Tech/Games

Monday, August 1, 2016

Enjoy a Classic Pokéfilm at the Loft's Pokémon Party

Posted By on Mon, Aug 1, 2016 at 2:00 PM


While Pokémon Go hasn't even been out a month yet, the franchise has been around for years, together both the new app and the original games and movies have a large fan base. Tucson is no exception. 

It's hard to go almost anywhere without seeing someone with their head buried in their phone trying to find the nearest Pokémon. 

Tucson businesses have picked up on this offering specials for those playing or simply using their many poke stops and a few lures to their advantage. 

While you can go to parks round Tucson or even attend Reid Park Zoo's Pokémon Go Safari Nights every Saturday to hunt, you can also party with other Pokémon trainers at the Loft. 

On Wednesday, Aug. 3 the Loft Cinema (3233 E. Speedway Blvd.) is hosting a Pokémon party for all those with Pokémon fever. 

Serving as both a PokéStop and a gym, the Loft is hosting a Pokémon-themed Cosplay costume on stage and showing the classic 2002 Pokémon theatrical release, Pokémon Heroes: The Movie!

Regular admission prices apply. Tickets and more information can be found on the Loft website.

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Thursday, July 14, 2016

Dear Pokemon Go Trainers: Stop Looking for Pikachu Long Enough to Appreciate Where You Are

Posted By on Thu, Jul 14, 2016 at 12:13 PM

Pokémon Go has exploded since its release last week, bringing millions to the streets to catch 'em all. 
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The game has become the top grossing app in the app store and caused some adventures: A few trainers have been mugged, one found a dead body and other gamers just can't believe how much they're exercising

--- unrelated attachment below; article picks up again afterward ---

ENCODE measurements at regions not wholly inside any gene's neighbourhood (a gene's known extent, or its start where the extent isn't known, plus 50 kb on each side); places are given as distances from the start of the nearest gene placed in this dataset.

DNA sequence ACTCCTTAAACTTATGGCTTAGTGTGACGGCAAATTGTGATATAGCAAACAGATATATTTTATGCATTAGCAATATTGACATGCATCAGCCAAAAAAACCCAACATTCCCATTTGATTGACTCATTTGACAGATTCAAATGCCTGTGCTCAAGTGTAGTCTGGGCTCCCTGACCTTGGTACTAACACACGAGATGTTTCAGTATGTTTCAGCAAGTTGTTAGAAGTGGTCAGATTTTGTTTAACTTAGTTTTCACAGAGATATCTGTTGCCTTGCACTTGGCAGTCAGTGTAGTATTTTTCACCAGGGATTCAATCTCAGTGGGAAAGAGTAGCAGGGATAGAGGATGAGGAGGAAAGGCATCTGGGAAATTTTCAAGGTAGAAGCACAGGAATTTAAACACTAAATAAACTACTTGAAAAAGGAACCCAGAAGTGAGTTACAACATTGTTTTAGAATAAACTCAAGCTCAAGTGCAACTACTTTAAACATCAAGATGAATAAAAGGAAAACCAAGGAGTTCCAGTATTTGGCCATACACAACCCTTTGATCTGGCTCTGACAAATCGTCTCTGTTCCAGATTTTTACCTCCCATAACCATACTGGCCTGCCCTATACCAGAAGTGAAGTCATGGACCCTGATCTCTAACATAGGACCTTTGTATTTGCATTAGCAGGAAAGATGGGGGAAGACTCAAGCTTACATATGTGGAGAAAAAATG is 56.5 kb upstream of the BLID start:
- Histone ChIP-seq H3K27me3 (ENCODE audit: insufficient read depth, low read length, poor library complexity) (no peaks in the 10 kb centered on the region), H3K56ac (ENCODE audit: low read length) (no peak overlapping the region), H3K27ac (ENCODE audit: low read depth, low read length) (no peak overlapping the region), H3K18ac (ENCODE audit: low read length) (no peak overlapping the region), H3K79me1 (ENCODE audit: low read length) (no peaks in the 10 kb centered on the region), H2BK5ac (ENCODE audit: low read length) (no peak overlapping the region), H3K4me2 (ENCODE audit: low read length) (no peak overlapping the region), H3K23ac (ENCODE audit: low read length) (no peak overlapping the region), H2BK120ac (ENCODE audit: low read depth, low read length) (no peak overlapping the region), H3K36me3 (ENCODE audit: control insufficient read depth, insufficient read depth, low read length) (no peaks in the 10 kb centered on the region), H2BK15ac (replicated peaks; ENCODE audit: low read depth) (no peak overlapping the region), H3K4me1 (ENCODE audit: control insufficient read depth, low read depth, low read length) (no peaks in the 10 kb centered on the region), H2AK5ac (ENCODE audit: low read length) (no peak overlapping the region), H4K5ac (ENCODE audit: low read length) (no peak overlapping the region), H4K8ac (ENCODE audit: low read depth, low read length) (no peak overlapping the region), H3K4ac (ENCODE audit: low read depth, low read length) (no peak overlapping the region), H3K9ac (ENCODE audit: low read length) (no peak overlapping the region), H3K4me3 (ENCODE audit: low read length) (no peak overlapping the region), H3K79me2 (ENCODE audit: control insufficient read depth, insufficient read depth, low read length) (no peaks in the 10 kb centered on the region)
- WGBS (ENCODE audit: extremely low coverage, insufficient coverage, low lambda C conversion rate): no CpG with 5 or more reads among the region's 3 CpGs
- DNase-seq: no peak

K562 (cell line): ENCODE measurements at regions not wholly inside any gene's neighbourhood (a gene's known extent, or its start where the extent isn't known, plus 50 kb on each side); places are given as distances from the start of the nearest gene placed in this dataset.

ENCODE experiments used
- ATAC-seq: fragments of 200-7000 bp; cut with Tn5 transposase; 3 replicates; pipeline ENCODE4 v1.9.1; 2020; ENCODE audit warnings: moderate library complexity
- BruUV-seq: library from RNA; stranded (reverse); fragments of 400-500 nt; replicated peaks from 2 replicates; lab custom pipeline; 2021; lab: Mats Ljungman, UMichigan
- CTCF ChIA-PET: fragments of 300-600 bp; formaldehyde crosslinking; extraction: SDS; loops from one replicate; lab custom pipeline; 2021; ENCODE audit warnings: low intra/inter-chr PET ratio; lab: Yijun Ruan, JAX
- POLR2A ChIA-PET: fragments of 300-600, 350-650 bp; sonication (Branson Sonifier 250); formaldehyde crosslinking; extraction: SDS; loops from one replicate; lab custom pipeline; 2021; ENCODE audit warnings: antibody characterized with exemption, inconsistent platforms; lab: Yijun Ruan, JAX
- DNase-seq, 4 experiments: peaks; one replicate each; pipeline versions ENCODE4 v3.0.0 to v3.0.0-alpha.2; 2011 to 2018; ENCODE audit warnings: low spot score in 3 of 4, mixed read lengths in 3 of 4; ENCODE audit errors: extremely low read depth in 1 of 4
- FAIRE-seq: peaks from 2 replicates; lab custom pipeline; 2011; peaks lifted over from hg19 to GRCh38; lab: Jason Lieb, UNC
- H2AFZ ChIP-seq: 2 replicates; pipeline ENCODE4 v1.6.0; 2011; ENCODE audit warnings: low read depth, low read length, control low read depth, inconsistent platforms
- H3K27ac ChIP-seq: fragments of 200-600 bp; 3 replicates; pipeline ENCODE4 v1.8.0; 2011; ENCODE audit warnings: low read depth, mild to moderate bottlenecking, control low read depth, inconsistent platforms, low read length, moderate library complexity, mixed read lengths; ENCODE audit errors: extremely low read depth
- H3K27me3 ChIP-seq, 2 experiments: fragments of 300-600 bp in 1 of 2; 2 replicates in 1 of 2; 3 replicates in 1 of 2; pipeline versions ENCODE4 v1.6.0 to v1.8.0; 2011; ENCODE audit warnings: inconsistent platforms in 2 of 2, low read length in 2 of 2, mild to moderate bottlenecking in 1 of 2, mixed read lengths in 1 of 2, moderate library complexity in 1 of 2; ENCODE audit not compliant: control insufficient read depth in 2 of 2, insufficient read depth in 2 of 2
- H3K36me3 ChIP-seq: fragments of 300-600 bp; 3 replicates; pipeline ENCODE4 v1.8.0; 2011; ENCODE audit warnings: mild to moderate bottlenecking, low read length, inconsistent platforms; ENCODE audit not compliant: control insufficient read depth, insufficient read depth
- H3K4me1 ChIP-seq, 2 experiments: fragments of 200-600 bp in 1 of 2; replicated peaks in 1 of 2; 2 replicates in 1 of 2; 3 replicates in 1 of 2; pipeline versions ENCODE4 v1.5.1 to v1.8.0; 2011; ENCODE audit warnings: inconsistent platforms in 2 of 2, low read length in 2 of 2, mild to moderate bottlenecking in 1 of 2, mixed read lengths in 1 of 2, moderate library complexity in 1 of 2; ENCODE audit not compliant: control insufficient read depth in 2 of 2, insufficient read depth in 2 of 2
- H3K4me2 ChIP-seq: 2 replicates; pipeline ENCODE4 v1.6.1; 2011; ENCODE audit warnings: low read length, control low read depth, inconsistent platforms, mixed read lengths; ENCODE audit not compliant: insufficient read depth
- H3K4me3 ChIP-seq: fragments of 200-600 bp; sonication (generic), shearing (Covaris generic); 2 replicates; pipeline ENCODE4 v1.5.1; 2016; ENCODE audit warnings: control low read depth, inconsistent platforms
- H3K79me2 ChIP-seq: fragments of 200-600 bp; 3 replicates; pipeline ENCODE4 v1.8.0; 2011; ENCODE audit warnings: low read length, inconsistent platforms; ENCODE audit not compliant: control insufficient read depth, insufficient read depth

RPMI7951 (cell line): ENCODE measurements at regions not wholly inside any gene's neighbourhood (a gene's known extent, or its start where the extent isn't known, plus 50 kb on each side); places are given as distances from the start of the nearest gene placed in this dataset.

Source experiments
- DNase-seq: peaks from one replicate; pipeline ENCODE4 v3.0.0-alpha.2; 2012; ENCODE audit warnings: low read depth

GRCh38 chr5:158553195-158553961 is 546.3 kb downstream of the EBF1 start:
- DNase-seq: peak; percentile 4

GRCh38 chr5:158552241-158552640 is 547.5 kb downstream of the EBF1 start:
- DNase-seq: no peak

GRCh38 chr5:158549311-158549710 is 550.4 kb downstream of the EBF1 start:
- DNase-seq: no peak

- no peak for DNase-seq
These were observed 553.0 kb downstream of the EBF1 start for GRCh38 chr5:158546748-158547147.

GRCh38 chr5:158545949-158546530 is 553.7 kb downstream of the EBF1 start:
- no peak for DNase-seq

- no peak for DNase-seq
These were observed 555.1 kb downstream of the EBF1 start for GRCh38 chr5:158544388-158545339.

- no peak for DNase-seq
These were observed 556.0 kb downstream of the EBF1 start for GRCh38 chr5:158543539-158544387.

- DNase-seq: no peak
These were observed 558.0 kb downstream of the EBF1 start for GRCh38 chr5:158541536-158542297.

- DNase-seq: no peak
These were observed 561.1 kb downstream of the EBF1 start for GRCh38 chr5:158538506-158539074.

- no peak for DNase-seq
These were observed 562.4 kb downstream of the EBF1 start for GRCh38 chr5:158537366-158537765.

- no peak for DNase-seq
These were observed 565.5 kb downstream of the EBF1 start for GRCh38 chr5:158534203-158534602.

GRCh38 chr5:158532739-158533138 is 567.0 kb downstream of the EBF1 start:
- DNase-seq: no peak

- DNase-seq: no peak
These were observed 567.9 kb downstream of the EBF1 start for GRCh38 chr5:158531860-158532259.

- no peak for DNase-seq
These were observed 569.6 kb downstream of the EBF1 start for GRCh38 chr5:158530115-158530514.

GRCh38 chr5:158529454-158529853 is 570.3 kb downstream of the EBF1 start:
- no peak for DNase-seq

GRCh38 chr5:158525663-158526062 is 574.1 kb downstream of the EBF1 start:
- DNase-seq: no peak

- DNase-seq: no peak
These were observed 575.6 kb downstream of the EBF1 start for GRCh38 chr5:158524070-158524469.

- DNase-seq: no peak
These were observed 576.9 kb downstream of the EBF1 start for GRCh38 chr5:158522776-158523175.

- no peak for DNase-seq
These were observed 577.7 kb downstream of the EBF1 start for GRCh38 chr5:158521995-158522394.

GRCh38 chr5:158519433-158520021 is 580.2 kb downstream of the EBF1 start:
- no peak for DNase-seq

On the UA campus many students (dare I say hundreds?) can be found roaming the mall and University Boulevard, staring into their phones and searching for Pokémon. The app, which layers gameplay onto the physical world, has become a cultural phenomenon.

That's all fine and good, but there are a few places everyone should agree to put away their Pokéballs—for instance, every memorial in existence. 

The United States Holocaust Memorial Museum has asked visitors to stop catching Pokémon on their premises, out of respect for the memorial. 
“Playing the game is not appropriate in the museum, which is a memorial to the victims of Nazism,” Andrew Hollinger, the museum’s communications director, told the Washington Post. “We are trying to find out if we can get the museum excluded from the game.” While the game has inadvertently caused many people to exercise as they hunt for eevee, pidgey and rattata, the game has also caused many people to forget their surroundings. 
Similar reports have come from the 9/11 Memorial and the Auschwitz-Birkenau State Museum.

To all the trainers out there: The search for Pikachu may be important, but don't let it cause you to forget about the rest of the world.

In fact, take some time to explore the parts of Tucson you're following Pokémon to without your phone in hand.

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Monday, February 29, 2016

Creating an Army of Killer Robots Might Not Be Such a Hot Idea

Posted By on Mon, Feb 29, 2016 at 10:15 AM

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Former Pentagon analyst and Army Ranger Paul Scharre has penned a report warning that creating "autonomous weapons"—or, in more common parlance, killer robots—has a lot of downsides, including the "potential for catastrophic accidents."

The New York Times sums it up:

A new report written by a former Pentagon official who helped establish United States policy on autonomous weapons argues that such weapons could be uncontrollable in real-world environments where they are subject to design failure as well as hacking, spoofing and manipulation by adversaries.

In recent years, low-cost sensors and new artificial intelligence technologies have made it increasingly practical to design weapons systems that make killing decisions without human intervention. The specter of so-called killer robots has touched off an international protest movement and a debate within the United Nations about limiting the development and deployment of such systems.